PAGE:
How do you design a home for multigenerational living?
The population of people in the United States living in multigenerational homes has quadrupled since 1971; growing to 18% in 2021. Whether driven by finances, caregiving needs, availability (or lack thereof) of adjacent housing, or simply strong familial ties, the trend is on the rise with no peak in sight.
First, what does multigenerational living mean?
Multigenerational households are defined as including two or more adult generations (with adults mainly ages 25 or older) or a “skipped generation,” consisting of grandparents and their grandchildren younger than 25. A family unit of parents and their adolescent children does not count as “multigenerational” in this context. The most common listed driver is the desire to provide caregiving; either allowing an aging parent or grandparent to live safely at home with their families while receiving care, and/or utilizing the older generation to assist with childcare for the middle generation.
How does it work?
When designing a custom home, there are myriad ways you can set a space up for comfortable multigenerational living. So, how do you design a home from scratch to fit the needs of everyone? Our recently-completed project expertly navigates family members living in a shared space. Below we share considerations and highlight features that set this family up for success from the get go, from carefully-designed floor plans to the fixture and material selection. Here are our tips for how to plan for familial harmony and long-term livability.
The Floor Plan
Every home should start with a carefully considered floor plan. As with any custom build, there are several questions to answer. How many people will be living in the home? How much space do they need? How much separation should there be? Where will everyone park? How much storage space is needed? Will utility spaces like laundry be shared, or should each space have its own?
For a multigenerational home, it’s important to categorize spaces as either “shared” or “private”. In most, there is a “main house” at the core that includes the largest gathering spaces and features that can be shared by everyone if desired. Our example house includes an oversized kitchen and living space, a basement recreation room, plus a series of connected outdoor spaces providing plenty of room for the 6 full-time occupants to gather together.
The home also includes separate spaces, including a private bedroom, kitchen, living room, and bathroom for each of the three couples living in the home, along with laundry facilities in each. This setup allows for separate, private living while reserving the opportunity to gather together whenever they’d like. Our example home also includes unique garages- one 2-car garage and two other 1-car garages, that provide occupants with direct access to the three separate living spaces. Everyone can come and go as they please and live completely independently if they choose.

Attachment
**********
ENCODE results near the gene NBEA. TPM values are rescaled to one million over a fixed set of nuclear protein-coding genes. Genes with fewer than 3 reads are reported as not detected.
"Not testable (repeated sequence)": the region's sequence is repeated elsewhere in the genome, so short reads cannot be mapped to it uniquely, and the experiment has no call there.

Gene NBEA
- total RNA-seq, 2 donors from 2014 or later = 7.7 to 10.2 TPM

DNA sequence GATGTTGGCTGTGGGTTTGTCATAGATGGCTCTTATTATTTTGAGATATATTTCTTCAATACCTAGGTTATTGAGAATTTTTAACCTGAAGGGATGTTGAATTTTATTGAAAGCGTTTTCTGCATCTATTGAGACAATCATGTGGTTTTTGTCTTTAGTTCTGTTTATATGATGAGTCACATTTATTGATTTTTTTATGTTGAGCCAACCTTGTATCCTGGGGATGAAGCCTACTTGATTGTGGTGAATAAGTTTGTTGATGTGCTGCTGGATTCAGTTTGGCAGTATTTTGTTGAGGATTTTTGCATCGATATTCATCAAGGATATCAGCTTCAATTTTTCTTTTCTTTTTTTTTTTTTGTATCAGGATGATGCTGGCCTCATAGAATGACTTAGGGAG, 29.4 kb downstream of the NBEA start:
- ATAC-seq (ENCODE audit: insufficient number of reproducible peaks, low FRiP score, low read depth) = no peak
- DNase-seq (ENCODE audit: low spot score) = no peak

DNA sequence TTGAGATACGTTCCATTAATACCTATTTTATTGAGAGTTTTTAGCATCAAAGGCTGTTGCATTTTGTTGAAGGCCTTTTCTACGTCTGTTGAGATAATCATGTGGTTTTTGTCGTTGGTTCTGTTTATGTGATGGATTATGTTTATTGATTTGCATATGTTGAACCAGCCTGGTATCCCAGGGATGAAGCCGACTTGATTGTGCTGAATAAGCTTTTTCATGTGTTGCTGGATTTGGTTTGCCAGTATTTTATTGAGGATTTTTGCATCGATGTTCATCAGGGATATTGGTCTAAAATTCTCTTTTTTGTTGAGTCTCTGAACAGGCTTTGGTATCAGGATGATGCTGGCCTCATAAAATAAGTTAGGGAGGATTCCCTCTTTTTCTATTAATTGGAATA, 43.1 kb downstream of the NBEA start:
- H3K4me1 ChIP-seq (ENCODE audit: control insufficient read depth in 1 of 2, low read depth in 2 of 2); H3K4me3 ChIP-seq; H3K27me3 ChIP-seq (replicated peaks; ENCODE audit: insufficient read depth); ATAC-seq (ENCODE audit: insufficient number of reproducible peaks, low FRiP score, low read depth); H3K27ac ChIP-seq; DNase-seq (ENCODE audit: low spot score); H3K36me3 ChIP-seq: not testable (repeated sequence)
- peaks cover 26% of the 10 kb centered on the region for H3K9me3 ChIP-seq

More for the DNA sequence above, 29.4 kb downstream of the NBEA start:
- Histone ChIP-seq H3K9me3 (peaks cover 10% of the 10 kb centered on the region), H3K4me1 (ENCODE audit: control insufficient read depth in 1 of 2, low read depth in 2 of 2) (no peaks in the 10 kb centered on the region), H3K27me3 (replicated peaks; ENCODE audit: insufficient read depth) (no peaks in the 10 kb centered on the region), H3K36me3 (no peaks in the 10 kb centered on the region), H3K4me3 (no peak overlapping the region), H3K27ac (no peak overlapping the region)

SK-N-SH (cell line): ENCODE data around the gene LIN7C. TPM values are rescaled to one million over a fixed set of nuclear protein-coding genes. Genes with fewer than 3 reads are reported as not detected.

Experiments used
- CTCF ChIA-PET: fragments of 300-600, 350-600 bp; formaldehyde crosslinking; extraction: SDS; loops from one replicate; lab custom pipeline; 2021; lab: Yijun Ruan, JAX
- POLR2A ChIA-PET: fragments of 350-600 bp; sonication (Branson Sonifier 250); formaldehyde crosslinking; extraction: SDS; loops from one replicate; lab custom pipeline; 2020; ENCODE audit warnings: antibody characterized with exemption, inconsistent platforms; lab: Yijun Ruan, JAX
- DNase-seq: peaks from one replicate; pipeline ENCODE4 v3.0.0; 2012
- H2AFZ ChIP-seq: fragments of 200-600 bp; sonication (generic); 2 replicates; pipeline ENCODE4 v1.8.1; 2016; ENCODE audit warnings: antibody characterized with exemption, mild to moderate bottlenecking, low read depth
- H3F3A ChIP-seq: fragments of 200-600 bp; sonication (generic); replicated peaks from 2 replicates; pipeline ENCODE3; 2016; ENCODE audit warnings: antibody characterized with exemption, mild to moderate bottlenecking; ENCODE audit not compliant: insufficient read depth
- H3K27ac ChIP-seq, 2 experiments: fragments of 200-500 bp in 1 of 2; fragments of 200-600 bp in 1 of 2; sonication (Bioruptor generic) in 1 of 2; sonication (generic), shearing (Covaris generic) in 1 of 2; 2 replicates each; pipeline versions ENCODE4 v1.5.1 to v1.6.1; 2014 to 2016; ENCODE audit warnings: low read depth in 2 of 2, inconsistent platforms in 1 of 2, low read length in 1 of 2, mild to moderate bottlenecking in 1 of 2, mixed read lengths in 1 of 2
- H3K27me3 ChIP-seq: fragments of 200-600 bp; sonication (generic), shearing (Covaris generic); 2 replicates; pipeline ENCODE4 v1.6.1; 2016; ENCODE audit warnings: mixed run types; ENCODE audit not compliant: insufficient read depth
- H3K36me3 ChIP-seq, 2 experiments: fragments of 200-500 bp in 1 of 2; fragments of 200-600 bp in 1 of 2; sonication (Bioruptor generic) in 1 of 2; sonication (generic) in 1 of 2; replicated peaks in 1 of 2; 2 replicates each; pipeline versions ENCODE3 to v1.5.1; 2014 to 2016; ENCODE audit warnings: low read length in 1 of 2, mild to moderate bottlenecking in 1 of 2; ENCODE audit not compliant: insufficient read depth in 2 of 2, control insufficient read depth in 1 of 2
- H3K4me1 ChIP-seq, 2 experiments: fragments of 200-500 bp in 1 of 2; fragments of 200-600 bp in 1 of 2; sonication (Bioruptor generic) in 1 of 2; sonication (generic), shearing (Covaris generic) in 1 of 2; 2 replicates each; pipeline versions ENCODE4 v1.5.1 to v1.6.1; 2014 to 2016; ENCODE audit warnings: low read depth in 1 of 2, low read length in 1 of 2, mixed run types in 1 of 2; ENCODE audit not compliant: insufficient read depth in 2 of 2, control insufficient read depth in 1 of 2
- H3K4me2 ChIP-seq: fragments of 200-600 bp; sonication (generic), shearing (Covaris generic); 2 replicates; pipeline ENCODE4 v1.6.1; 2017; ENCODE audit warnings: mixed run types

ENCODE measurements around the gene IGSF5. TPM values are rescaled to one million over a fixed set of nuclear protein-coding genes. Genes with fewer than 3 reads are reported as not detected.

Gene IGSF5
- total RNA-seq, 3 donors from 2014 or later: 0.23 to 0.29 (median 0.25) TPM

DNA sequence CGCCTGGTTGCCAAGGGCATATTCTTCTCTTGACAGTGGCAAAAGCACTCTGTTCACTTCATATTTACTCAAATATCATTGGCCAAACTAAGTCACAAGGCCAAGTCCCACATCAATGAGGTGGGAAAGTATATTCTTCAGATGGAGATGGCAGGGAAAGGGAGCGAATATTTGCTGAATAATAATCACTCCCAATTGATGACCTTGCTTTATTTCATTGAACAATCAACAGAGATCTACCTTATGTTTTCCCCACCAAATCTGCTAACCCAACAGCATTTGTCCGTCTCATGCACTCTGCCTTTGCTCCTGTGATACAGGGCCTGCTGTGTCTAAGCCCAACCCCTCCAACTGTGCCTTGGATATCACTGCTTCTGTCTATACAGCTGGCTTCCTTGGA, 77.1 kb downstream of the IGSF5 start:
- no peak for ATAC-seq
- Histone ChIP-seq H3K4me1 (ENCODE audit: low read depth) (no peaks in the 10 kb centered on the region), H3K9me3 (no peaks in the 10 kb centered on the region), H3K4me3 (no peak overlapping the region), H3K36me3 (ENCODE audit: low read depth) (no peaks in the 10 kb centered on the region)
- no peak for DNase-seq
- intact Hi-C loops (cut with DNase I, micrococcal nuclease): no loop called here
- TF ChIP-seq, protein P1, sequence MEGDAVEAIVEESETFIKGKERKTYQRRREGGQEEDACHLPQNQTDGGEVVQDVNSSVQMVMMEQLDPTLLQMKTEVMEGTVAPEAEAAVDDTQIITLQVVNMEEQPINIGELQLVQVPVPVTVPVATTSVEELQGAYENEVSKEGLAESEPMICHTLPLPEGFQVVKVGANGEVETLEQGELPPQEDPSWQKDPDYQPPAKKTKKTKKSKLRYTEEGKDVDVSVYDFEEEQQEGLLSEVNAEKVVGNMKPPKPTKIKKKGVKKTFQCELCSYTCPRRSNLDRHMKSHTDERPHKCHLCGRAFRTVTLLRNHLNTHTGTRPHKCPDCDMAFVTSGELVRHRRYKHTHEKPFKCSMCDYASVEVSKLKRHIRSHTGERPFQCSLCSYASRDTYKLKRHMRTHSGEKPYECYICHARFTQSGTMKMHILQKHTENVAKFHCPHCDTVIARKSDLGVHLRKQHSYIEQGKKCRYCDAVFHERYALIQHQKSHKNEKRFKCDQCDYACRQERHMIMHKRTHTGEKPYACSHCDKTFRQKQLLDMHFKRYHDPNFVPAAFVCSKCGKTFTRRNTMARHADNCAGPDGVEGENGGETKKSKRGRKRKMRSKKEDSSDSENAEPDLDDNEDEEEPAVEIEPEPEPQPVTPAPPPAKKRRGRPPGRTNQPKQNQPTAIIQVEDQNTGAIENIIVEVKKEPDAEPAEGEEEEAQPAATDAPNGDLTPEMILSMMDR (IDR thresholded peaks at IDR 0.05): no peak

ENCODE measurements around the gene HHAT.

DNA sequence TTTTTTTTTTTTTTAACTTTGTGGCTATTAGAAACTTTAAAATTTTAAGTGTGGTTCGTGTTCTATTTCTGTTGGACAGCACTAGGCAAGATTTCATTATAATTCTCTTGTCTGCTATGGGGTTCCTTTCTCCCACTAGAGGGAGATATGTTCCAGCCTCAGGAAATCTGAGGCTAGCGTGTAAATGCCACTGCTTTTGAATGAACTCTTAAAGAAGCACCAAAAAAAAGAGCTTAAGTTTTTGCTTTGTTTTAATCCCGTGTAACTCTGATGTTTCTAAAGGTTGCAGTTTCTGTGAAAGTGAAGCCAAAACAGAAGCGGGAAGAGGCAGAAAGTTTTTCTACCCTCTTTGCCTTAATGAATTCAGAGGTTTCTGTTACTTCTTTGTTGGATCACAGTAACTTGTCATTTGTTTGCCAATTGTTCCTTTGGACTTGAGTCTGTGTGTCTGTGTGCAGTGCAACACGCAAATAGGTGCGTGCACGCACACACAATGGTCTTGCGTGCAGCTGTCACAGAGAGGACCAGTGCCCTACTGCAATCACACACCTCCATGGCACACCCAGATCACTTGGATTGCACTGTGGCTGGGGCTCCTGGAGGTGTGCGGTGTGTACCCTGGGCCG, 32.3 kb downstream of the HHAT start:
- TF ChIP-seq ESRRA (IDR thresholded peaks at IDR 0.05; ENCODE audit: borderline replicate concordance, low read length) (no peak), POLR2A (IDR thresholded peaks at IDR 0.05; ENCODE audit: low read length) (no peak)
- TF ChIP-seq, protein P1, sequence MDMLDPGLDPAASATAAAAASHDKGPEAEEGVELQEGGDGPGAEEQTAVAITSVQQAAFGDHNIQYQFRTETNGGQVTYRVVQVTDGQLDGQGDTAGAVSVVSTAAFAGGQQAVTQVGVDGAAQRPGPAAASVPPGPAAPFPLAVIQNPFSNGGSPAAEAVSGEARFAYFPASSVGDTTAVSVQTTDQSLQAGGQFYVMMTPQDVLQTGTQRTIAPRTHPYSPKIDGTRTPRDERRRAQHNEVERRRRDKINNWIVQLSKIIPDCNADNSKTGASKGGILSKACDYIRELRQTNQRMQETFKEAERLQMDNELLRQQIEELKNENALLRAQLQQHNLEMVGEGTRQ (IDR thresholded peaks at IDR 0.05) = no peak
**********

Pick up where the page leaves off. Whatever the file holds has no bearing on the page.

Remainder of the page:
When designing any home from scratch, it’s important to identify your personal style, seek inspiration, and design a cohesive space that is uniquely yours. When there are multiple private living spaces within a larger envelope, the same applies! Each occupant should have the opportunity to design their unique space so they feel content and at home. In our example home, each couple had their own cabinetry and tile selection appointments so they could create unique spaces that look and feel like an individual home, while the quality of materials and carefully selected features create a common thread.
You can see below where the first suite includes richly stained wood cabinetry, traditional lighting, and warm paint and tile, while the second includes a cool-toned palette with white cabinetry, contemporary glass fixtures, and breezy blue-greens. Both opted for the same quartz countertops, stainless steel kitchen faucets, and brushed nickel bath fixtures but have completely different aesthetics. It speaks to the power of paint and cabinetry colors in setting the overall tone for the space!
The Fixtures and Features
One of the most common reasons to share a home with multiple generations is to provide assistance or care for aging relatives. When planning a home from scratch, there are several features and fixtures that can be included to help people age in place comfortably.
Our example home includes:
- Generous doorways and halls throughout to help accommodate wheelchairs or mobility aids
- Flush or nonexistent thresholds
- Lever-style door handles that are easier to operate with aging or arthritic joints
- Flush shower entries that minimize trip hazards and allow a chair or walker to enter the shower area
- Shower benches, handheld sprayers, and blocking in the walls for future grab bars
Features like these are subtle and do not read as assistance or accessibility features at first glance, but can make a world of difference to those living in the home, and greatly increase the quality of life while limiting any necessary renovations in the future. They allow homeowners to live comfortably in their homes well into the future without compromising on style and functionality in the present.
We hope these tips on floorplans, finishes, fixtures & features help you plan your perfect multigenerational home! While there are many things to consider and it can feel daunting, remember that you’re not alone! The Bramante team is here to help you every step of the way, from assessing local code regulations and neighborhood guidelines to creating a functional floorplan and selecting the right fixtures and finishes for your unique lifestyle. Contact us today to start a conversation about your perfect home, and check out Our Portfolio to view more photos of our beautiful example home, along with many others!